MySQL NDB Cluster uses row level locks instead of a single shared commit lock in order to prevent inconsistency in simultaneous distributed transactions. This gives NDB a great advantage over all other MySQL clustering solutions and is one reason behind cluster’s unmatched ability to scale both reads and writes.
NDB is a transactional data store. The lowest and only isolation level available in NDB is Read Committed. There are no dirty reads in NDB and only committed rows can be read by other transactions.
All write transactions in NDB will result in exclusive row locks of all individual rows changed during the transaction. Any other transaction is allowed to read any committed row independent of their lock status. Reads are lock-free reads.
The great advantage is that committed reads in NDB never block during writes to the same data and always the latest committed changes are read. A select doesn't block concurrent writes and vice versa.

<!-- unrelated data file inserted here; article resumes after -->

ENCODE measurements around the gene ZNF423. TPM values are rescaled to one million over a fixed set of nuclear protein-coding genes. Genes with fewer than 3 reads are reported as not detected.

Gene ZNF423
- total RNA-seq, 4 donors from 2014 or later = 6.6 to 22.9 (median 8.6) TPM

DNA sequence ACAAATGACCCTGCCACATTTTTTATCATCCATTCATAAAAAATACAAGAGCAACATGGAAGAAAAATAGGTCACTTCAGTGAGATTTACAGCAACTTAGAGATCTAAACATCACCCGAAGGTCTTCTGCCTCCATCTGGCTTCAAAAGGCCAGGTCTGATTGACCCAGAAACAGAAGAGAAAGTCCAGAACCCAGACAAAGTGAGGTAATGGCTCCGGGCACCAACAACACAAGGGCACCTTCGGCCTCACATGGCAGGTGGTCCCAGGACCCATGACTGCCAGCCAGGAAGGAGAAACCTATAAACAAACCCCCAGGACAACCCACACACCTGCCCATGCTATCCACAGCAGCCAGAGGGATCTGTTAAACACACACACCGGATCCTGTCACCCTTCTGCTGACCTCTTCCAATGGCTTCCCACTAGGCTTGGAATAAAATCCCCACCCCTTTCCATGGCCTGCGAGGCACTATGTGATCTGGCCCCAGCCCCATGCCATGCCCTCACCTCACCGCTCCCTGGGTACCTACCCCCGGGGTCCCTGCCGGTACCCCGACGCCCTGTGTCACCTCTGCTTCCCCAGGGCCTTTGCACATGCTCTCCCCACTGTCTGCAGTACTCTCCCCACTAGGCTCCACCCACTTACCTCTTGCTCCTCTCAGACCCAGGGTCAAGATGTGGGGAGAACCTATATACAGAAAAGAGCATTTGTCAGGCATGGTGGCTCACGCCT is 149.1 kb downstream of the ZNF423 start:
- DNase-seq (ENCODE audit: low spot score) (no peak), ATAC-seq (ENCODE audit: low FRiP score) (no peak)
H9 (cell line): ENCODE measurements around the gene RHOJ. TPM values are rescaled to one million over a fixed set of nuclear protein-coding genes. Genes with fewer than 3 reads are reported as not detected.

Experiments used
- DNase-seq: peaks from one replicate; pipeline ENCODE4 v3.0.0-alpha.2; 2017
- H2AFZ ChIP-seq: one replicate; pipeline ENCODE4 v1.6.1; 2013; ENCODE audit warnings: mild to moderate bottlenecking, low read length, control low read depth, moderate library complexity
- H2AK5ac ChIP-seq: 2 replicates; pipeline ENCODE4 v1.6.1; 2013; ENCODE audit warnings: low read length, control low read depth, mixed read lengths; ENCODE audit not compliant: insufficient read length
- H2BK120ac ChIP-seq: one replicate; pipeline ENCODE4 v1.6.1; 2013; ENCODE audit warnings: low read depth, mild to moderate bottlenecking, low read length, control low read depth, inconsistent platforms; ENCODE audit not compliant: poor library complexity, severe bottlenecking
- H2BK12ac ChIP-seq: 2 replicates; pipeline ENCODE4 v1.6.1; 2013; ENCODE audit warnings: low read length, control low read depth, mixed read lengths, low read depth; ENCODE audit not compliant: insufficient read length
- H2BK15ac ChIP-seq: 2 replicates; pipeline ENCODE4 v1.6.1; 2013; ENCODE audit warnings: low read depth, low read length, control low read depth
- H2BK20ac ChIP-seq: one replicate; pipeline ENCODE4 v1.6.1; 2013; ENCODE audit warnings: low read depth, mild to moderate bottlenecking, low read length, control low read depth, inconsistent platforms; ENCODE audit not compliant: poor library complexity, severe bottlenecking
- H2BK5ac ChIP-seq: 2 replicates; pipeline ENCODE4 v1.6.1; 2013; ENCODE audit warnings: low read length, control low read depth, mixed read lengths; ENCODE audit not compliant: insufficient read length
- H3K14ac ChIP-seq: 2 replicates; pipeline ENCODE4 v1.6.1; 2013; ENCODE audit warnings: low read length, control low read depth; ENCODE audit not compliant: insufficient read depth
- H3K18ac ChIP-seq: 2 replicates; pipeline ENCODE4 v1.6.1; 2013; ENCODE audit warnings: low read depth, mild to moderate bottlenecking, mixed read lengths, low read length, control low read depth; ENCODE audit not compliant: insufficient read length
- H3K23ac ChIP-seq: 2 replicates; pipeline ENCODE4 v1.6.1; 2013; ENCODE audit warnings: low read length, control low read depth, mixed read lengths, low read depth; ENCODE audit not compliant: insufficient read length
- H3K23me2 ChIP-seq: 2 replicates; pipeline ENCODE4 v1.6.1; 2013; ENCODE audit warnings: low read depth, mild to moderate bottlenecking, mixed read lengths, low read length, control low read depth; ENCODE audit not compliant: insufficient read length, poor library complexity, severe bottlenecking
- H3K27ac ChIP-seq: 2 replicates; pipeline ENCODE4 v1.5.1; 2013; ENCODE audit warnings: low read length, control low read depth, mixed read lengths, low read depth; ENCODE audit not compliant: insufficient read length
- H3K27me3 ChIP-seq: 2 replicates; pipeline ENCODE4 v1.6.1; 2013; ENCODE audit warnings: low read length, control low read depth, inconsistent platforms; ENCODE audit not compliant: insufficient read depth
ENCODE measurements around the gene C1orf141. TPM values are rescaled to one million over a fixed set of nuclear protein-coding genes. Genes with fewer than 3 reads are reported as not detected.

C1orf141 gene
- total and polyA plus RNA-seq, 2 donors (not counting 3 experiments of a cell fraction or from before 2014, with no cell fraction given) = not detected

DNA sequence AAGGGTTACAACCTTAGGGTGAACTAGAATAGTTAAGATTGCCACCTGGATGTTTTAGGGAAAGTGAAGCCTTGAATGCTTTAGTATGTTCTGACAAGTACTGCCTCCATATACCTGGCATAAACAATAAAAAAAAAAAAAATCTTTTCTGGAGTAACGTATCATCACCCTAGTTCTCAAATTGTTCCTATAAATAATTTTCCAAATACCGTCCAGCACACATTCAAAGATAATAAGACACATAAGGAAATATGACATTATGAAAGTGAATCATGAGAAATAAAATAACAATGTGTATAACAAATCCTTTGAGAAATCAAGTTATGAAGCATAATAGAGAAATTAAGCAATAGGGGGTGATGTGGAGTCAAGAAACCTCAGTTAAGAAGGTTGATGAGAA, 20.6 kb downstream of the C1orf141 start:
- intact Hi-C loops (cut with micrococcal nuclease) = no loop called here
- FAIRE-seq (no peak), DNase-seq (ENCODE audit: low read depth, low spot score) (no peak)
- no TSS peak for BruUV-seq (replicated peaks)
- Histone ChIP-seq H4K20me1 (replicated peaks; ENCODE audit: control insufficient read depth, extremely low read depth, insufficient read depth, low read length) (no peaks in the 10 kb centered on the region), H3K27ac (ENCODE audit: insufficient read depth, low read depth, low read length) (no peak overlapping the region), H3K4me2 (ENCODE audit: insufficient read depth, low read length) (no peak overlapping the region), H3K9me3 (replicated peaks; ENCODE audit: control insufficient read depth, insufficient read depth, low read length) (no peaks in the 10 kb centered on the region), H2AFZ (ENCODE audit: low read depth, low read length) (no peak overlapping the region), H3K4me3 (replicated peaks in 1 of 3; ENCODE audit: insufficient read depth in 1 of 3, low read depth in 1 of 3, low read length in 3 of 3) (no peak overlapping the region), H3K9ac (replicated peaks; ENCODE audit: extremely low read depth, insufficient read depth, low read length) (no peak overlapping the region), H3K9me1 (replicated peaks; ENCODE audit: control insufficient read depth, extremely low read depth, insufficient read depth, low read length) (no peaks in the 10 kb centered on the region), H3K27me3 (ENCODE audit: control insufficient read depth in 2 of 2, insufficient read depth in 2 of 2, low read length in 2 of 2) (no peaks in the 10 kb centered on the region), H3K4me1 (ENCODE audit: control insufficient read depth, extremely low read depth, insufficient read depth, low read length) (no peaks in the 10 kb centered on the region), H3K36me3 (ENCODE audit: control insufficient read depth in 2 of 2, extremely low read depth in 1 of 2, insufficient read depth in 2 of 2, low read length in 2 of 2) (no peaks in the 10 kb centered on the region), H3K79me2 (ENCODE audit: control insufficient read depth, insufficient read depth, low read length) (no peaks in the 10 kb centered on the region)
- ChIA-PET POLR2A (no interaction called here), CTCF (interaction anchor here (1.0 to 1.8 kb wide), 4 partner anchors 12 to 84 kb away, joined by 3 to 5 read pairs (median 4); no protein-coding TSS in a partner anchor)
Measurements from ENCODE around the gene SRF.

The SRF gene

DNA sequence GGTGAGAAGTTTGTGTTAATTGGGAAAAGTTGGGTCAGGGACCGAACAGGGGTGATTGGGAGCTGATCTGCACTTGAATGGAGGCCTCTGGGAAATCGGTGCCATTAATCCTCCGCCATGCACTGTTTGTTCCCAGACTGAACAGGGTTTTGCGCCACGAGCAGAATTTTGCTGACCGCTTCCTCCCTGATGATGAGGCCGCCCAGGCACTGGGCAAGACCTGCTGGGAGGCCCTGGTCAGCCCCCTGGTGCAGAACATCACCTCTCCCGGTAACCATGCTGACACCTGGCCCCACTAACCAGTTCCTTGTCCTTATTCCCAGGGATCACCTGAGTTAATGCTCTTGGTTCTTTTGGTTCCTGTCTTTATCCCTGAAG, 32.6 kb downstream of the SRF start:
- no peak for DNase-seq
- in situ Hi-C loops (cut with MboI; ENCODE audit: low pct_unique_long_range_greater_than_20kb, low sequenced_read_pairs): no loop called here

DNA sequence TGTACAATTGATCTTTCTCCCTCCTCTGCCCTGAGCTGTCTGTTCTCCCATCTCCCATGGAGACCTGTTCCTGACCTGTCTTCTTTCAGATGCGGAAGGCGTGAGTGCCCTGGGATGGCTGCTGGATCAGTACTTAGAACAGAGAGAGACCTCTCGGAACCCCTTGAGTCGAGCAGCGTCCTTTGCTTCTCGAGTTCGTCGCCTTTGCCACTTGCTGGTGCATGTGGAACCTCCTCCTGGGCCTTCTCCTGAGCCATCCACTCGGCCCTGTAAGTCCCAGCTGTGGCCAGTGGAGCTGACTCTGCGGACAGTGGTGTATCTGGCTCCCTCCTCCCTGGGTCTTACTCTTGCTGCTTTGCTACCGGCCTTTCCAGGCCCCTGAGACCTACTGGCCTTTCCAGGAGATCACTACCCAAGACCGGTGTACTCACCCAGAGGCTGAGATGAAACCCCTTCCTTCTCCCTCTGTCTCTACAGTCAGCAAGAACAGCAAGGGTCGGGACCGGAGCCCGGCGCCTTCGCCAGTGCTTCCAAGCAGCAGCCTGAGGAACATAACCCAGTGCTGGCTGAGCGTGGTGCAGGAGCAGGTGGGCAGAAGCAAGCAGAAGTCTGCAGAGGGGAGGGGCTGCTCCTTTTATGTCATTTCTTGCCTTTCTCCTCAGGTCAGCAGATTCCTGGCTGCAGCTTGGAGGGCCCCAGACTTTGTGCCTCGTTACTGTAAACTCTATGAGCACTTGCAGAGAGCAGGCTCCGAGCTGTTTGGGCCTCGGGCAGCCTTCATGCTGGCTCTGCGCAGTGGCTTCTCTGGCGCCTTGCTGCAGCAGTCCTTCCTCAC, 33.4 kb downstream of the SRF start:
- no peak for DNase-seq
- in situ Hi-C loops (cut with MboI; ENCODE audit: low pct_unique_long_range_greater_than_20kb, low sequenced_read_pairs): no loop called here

This is extremely beneficial for write scalability. No shared global commit synchronization step is needed to ensure transaction consistency across distributed data store instances. Each instance instead handles its own row locks - usually only locking a few out of many rows. Due to NDB’s highly parallel and asynchronous design many rows can be committed in parallel within a distributed instance and across multiple instances.
As a side effect interleaved reading transactions can read committed rows of write transactions before all rows of that writing transaction are committed. The set of rows returned may represent a partially committed transaction and not a snapshot of a single point in time. Pending transactions never change the state of the data before they are committed. All rows of committed transactions are atomically guaranteed to be network durable and consistent in all distributed instances of the data.
If more consistent reads are needed then read locks used in SELECT... IN SHARE MODE / SELECT .... FOR UPDATE can be used to get a serialized view of a set of rows.